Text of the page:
Friday, June 13, 2014

Observer Ethical Awards 2014... winners!

We were delighted to learn a couple of weeks ago that we'd been shortlisted in the community energy project category of the Observer Ethical Awards 2014, and even more delighted to hear on Wednesday night that we'd won! 

There are lots of things about cohousing that are energy-efficient, not just our lovely Passivhauses themselves... our electricity micro-grid means that we share all our renewable energy (currently from solar PV, soon to be joined by Halton Lune Hydro), and we also share the biomass boiler which provides heating and hot water to all 41 of our homes plus Halton Mill

Read more of the story behind the award in this interview with Jon on the Observer website. 


Sunday, September 8, 2013

An elephant in the street

Many strange and wonderful things happen in our pedestrian street: last week saw one of the strangest. An elephant gliding along the street and around our common house, carrying our children on his back.

Rajah the mechanical elephant was guest of honour for the opening of Halton Mill, the low carbon workspace we have created out of the semi-derelict industrial building we acquired, unintentionally,
when we bought our site.

A decade ago, Halton Mill housed Luneside Engineering, a family run engineering works started by Colonel Bernirski, an eccentric Pole, just after the second world war. As one of the group of Luneside Engineering workers who turned up for the opening told me: “It was a brilliant place to work. We could turn our hands to anything.”

One of the things they turned their hands to was these 7ft high mechanical elephants, made to carry children along the seaside promenades of Britain. Chris, who oversaw the refurbishment of Halton Mill, tracked one down to the Crosby Lions In Liverpool, who kindly agreed to bring “Rajah” back home for our opening.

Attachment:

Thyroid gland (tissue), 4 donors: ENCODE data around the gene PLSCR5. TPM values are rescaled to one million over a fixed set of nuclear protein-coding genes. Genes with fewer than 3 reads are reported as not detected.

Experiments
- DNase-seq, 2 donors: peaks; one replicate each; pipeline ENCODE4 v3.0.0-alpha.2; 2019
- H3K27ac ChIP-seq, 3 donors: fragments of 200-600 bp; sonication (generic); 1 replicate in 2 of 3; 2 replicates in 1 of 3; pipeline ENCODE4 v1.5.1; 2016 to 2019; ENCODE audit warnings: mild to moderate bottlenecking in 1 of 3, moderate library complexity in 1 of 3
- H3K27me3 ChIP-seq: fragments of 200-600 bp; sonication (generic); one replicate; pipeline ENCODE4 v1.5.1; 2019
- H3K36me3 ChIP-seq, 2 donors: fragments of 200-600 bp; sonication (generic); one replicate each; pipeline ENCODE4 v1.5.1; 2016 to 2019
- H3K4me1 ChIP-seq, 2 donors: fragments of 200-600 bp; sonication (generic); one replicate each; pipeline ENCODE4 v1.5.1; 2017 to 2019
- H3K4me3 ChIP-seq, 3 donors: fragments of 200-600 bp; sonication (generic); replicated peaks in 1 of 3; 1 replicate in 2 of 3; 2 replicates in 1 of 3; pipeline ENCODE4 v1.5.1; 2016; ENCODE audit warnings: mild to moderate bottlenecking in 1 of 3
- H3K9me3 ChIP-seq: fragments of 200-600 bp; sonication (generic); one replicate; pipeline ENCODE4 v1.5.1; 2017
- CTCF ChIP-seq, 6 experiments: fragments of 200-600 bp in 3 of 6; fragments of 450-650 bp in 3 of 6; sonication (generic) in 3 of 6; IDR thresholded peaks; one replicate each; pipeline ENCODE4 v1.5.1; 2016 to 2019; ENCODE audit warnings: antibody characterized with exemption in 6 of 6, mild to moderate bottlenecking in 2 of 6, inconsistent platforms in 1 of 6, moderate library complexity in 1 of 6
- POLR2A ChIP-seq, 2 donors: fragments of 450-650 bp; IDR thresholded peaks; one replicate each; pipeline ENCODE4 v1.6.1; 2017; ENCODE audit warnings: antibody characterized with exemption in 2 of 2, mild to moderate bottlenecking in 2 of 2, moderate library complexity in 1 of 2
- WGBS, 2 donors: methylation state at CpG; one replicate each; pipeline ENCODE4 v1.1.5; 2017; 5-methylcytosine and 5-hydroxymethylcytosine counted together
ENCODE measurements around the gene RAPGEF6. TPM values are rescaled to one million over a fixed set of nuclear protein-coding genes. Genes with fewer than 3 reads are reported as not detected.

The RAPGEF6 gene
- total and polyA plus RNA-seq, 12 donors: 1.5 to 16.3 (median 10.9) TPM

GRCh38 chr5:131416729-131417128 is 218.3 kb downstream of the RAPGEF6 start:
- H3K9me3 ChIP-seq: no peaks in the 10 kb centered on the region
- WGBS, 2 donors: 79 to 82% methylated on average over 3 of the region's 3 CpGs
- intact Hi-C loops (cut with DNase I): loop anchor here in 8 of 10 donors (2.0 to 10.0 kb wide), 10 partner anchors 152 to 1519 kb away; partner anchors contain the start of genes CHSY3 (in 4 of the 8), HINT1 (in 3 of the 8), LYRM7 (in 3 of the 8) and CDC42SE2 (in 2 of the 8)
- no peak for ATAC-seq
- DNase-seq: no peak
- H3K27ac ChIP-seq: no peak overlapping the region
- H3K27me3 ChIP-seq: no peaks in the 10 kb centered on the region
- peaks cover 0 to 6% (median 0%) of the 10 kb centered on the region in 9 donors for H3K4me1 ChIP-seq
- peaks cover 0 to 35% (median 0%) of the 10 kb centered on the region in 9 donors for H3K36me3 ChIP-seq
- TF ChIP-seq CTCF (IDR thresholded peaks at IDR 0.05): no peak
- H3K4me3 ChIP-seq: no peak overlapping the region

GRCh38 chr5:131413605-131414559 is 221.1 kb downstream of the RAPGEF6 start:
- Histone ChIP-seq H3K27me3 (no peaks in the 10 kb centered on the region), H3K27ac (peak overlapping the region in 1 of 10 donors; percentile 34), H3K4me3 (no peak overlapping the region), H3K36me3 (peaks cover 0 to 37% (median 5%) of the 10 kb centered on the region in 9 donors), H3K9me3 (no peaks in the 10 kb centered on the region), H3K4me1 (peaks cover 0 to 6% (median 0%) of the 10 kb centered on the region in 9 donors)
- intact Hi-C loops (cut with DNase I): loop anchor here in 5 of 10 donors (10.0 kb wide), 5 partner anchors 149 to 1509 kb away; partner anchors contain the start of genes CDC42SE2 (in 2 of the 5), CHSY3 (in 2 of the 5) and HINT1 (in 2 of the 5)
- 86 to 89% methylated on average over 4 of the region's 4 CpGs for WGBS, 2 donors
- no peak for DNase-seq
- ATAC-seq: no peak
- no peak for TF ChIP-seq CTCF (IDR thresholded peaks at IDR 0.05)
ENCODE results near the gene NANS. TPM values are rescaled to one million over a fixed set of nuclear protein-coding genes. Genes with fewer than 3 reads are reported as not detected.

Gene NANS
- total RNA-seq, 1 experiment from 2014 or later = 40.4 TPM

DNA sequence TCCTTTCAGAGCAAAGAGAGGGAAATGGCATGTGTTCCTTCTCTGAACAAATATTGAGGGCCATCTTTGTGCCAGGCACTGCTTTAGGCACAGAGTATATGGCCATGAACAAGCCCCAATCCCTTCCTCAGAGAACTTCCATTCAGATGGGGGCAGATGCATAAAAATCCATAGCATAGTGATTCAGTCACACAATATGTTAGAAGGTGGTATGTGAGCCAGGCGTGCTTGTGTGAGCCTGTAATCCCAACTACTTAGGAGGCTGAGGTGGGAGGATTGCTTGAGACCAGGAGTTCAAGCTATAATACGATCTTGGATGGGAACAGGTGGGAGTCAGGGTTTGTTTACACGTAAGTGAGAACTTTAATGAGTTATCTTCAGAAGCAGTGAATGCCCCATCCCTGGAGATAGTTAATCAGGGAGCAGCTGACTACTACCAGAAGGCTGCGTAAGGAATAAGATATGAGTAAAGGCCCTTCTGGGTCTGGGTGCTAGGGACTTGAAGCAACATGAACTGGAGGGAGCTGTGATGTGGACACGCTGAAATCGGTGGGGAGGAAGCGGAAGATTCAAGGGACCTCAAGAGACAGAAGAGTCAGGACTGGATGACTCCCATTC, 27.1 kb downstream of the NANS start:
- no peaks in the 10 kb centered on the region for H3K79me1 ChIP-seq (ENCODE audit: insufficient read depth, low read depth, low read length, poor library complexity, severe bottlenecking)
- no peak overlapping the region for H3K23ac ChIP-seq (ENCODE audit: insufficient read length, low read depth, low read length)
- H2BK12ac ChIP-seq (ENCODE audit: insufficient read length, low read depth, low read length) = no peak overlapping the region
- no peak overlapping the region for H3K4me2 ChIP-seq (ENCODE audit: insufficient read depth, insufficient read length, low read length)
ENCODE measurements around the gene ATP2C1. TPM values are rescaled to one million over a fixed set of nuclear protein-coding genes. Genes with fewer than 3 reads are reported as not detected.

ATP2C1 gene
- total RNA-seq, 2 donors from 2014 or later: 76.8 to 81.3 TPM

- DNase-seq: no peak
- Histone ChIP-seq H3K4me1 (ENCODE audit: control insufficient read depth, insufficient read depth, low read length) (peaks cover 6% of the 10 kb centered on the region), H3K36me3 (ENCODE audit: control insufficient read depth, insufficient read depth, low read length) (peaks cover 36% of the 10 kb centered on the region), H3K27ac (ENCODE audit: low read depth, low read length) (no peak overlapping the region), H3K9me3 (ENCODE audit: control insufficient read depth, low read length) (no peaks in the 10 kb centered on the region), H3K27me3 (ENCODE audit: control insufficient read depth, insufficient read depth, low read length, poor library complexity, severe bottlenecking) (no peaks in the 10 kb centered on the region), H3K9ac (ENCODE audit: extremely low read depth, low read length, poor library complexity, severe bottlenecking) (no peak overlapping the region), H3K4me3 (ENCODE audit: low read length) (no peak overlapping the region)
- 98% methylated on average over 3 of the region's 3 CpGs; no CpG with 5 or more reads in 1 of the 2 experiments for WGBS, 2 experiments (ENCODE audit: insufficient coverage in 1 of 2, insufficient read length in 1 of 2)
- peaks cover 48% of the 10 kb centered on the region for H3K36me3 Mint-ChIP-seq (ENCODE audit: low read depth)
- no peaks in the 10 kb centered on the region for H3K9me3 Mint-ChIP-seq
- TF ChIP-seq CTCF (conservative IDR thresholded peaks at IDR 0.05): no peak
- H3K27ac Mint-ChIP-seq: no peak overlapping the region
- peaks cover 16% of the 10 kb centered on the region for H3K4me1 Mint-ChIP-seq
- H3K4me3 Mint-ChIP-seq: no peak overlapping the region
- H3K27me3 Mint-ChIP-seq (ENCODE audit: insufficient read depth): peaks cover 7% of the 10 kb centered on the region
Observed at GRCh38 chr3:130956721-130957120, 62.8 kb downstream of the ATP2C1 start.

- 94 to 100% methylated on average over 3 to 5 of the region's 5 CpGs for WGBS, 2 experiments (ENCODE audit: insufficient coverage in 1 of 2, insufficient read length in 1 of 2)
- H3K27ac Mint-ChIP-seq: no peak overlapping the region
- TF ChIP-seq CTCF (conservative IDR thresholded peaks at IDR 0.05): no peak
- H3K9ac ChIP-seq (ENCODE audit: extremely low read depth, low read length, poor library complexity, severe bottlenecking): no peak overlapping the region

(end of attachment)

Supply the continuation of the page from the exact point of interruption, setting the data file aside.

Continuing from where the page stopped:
We somehow magically got the Mill fit for the opening - we didn’t have a budget to pay for most of the decorating, so it was a cohousing all hands to the pump job (with help from some soon to be Mill tenants as well). 

It was also a chance to showcase the talents of the people who will be working out of the Mill. Stuart, our resident magician, exhibited The Strange Thing, and made a bowling ball appear out of nowhere.  Mike, Myette and their children from Whirlwind Theatre showed off their hand crafted costumes.  Kate helped people make five minute books while Lucy did five minute massage. Miles played keyboard, Fiona the accordion. Canoe England brought kayak simulators for dry land races and Frances filmed the whole thing.

More than 250 people turned up: villages, former Luneside workers, future tenants, friends and even the son of the man who designed the mechanical elephants. It was wonderful.

Halton Mill is aiming to translate our cohousing philosophy into the workplace: mixing private with communal space, reducing the environmental impact of our activities, and sharing resources, ideas and facilities. We hope it will be as brilliant a place to work as Luneside Engineering was, full of ingenuity and camaraderie. If the energy, enthusiasm and talent displayed at the opening is anything to go by, we are on our way.

Friday, June 28, 2013

Lancaster Cohousing Project In The Final Of Passivhaus Trust National Awards 2013

Terrace A and the Common House patio - photo by Luke
Exciting news this week - we heard from Andrew Yeats of Eco Arc, our architects, that we've reached the final of this year's Passivhaus Trust National Awards! We're in the last three in our category, which is social housing.

Our entry says:

Lancaster Cohousing is currently the largest completed Passivhaus housing development in the UK, and also meets Code for Sustainable Homes Level 6 and Lifetime Homes, with site-wide renewable energy systems, all at affordable costs.